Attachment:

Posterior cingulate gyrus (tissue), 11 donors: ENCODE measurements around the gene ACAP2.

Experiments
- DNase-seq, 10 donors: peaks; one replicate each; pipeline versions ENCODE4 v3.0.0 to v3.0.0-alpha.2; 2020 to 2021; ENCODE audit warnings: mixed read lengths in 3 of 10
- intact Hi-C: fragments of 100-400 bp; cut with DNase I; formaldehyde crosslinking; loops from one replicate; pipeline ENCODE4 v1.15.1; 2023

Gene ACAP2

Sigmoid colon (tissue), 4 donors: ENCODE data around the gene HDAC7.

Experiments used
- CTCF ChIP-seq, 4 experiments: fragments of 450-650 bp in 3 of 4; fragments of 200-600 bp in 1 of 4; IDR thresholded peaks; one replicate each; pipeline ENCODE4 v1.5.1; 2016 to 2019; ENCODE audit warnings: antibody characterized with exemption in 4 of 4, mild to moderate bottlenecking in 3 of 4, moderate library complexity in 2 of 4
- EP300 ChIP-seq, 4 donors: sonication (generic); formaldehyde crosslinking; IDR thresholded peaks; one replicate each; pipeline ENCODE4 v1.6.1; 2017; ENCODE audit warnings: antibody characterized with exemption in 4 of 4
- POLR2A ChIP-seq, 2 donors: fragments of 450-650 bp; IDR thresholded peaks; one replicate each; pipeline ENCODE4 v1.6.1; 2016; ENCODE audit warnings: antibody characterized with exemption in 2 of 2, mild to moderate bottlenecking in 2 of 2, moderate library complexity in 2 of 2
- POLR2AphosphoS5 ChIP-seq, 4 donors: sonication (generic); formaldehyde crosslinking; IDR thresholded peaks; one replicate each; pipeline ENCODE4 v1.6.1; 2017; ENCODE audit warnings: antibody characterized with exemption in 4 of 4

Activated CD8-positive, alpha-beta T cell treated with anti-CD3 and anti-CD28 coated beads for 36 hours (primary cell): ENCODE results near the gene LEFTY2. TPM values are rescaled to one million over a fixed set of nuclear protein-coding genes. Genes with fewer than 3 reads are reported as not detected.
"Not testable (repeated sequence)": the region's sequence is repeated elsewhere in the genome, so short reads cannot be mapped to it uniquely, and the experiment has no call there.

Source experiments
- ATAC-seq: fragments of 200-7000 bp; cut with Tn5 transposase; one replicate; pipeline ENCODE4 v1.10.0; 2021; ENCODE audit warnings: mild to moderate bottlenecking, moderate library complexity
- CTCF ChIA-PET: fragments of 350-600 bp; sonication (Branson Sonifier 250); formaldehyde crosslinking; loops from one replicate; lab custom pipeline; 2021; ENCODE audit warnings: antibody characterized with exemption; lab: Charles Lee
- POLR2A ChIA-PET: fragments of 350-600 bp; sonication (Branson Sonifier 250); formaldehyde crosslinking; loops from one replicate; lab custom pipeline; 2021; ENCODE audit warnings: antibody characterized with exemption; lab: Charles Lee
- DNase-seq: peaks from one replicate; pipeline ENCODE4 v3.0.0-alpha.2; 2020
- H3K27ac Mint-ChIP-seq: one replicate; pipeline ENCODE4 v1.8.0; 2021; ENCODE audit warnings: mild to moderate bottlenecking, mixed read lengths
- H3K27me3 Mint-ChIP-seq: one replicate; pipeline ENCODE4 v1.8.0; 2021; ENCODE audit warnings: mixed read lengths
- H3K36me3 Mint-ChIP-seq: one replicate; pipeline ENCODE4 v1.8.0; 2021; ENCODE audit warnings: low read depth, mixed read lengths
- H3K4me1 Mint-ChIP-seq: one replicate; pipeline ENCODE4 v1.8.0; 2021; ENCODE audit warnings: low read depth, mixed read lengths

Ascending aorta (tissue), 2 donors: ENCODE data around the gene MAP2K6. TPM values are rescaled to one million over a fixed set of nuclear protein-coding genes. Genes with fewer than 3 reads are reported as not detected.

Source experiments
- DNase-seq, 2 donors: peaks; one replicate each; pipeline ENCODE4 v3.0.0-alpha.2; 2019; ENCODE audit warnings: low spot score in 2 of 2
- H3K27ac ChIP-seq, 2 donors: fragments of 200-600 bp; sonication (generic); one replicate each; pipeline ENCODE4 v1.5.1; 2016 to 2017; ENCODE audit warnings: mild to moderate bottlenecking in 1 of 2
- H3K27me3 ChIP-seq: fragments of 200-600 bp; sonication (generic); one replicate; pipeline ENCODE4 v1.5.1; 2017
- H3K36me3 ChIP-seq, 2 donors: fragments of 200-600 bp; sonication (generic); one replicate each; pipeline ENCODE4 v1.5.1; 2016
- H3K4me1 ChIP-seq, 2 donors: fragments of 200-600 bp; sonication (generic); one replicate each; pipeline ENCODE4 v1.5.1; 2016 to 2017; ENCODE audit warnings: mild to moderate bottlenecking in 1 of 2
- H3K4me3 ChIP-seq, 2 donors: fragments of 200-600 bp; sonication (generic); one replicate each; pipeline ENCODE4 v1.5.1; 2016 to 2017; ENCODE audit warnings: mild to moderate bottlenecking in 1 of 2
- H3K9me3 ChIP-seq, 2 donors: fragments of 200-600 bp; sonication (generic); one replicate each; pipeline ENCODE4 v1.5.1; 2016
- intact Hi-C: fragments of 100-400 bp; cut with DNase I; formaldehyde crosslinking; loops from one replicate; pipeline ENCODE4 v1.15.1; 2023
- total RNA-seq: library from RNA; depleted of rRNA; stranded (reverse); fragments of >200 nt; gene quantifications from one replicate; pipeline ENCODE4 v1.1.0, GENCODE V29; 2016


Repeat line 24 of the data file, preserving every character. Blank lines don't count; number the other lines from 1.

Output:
Source experiments